Considering the bike’s been designed by a thoroughbred UK company, I expected to see better mud-management.
Usually SRAM’s Guide R brakes perform well, however the factory bleed on the pair attached to the RC295 test bike was poor with a spongy and inconsistent lever feel.
While this isn’t a major problem for someone with the kit and know-how to re-bleed them, it’s not ideal for the less-mechanically inclined who would need to visit a bike shop or get back in touch with Pace to get them fixed.
I was unable to get the 150mm travel Reverb low enough into the seat tube on the descents to stop the saddle contacting my backside, while maintaining the correct height for climbing without manually adjusting its height in the seat tube.
The issue wasn’t with how far the post could be inserted into the frame – I could slam it low enough to get the seat right down – rather the Reverb’s stack height relative to its 150mm drop wasn’t suitable for my preferences.
With brands such as OneUp now offering long travel, short insertion posts – that are also less expensive than the Reverb – there are fewer excuses to not fit more versatile posts from the factory.
Lastly, the under-bottom bracket routing of the cables makes them prone to rock damage. Admittedly, Pace has mitigated against this problem with cable protection and during the test period I didn’t experience any issues, but more thoughtful cable routing would have been a better solution without the need for additional cable covers.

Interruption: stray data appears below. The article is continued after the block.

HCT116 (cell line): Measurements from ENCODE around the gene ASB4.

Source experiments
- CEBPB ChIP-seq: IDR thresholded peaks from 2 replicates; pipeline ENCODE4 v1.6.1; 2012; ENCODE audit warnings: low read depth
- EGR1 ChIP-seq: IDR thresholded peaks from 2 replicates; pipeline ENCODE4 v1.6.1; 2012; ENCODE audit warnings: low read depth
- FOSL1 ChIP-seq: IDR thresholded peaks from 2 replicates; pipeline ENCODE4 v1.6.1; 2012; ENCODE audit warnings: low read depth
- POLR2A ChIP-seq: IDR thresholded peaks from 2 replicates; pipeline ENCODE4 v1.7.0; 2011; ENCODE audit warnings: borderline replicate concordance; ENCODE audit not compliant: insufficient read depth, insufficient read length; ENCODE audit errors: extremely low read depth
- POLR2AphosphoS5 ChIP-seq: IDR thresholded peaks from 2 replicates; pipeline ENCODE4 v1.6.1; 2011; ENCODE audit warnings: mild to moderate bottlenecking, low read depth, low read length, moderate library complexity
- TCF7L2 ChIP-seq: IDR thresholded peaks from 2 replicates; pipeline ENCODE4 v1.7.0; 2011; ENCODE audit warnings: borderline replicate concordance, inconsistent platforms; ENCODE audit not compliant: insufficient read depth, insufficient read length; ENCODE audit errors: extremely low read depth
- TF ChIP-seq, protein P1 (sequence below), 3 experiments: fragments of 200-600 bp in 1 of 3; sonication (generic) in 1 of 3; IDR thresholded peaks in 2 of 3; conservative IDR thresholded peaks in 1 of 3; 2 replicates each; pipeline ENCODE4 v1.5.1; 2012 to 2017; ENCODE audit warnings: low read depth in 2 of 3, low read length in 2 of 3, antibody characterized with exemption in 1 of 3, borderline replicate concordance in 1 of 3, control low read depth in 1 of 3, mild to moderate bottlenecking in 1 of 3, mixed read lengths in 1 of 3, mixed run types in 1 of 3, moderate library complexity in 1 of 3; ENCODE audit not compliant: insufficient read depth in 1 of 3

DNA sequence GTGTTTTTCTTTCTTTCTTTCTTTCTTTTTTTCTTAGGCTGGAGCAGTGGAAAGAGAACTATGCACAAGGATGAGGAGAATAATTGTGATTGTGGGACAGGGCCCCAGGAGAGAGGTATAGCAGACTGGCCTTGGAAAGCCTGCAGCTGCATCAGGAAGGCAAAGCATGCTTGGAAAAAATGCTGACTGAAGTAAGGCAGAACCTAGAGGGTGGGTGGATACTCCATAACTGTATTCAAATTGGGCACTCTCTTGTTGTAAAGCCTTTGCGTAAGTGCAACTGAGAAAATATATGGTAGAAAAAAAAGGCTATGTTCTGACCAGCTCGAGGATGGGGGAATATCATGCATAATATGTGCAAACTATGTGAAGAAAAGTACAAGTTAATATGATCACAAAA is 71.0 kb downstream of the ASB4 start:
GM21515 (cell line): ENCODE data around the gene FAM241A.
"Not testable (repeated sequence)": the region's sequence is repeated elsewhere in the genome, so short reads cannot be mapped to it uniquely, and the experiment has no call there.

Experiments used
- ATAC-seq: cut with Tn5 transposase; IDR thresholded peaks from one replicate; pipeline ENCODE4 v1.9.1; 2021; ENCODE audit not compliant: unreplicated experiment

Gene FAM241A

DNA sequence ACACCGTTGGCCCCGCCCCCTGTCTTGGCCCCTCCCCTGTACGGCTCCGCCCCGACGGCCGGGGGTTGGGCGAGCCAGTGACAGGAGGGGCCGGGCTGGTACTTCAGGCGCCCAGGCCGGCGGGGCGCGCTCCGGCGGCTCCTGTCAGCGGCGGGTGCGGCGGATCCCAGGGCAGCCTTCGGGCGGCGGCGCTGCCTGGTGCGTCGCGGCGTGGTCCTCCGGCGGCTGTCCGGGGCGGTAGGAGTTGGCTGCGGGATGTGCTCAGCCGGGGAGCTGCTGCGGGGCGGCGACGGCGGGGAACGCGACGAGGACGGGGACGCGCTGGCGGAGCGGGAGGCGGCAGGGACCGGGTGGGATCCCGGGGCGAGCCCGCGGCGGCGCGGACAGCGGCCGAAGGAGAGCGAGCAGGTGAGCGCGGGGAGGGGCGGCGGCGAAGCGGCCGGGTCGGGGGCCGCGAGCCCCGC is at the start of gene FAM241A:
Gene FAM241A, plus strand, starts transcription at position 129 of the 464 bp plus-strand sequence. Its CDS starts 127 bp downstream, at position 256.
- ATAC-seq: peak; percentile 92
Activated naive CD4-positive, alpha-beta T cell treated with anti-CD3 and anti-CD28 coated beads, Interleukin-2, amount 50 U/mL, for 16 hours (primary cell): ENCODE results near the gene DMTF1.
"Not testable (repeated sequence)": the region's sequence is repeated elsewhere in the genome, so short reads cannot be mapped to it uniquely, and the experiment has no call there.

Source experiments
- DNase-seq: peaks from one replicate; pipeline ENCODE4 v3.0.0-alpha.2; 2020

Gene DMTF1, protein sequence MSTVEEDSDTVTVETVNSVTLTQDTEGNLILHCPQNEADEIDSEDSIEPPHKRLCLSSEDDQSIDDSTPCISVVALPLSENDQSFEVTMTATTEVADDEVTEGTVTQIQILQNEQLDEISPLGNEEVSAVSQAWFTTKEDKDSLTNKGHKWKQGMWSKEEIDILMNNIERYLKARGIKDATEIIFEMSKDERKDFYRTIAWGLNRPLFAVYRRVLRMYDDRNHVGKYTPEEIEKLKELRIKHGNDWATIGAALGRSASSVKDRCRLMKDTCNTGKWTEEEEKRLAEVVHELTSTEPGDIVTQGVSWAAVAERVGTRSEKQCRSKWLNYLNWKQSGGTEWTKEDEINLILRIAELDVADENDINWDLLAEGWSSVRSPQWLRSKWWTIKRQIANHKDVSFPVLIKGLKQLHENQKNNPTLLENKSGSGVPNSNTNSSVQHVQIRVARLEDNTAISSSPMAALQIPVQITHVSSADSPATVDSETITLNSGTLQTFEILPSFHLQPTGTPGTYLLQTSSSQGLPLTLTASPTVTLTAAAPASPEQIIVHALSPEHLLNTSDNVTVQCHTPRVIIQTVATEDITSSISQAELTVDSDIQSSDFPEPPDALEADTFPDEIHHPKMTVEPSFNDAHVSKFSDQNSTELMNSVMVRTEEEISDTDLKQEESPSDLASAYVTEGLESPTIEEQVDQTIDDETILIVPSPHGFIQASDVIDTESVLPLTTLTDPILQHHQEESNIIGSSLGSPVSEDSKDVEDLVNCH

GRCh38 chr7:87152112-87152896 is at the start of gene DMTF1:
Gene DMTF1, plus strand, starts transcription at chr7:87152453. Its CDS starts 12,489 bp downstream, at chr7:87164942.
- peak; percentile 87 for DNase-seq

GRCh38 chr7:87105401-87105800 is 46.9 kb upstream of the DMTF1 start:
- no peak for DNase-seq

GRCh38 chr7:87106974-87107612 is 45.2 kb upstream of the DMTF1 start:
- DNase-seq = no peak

Pace RC295 Ultimate GX bottom line
The RC295 is undeniably flawed, let down by a few component choices, some strange design features and a stock setup that will only suit gentle or light riders from the factory.
However, once the bike has been set up correctly and a few parts swapped out – such as the rear tyre and dropper post – it comes alive on gnarly, technical trails with enough confidence to hold its own against much longer travel rigs.
For that reason, I think it’s possible to forgive the Pace for its faults because when you’re pointing it downhill, I can guarantee an ear-to-ear smile will appear on your face.
|Weight||13.44kg (Large) – Size large, without pedals|
|What we tested||Pace RC295 Ultimate GX|
|Available sizes||Medium, large, extra-large|
|Rear derailleur||SRAM GXC Eagle|
|Tyres||Minion DHF 29x2.5in WT EXO TR (f), Dissector 29x2.4in WT EXO TR (r)|
|Stem||Pace RC46 32mm stem|
|Shifter||SRAM GX Eagle|
|Seatpost||RockShox Reverb Sealth C1 150mm travel with plunger remote|
|Rear shock||RockShox Deluxe RT3 DebonAir|
|Handlebar||Renthal Fatbar 35|
|Bottom bracket||SRAM DUB|
|Fork||RockShox Pike Ultimate Charger RC2, 42mm offset|
|Cranks||SRAM GX Eagle 165mm|
|Chain||SRAM GX Eagle|
|Cassette||SRAM GX Eagle|
|Brakes||SRAM Guide R|
|Wheels||Hunt Trail wide 29in 30mm internal|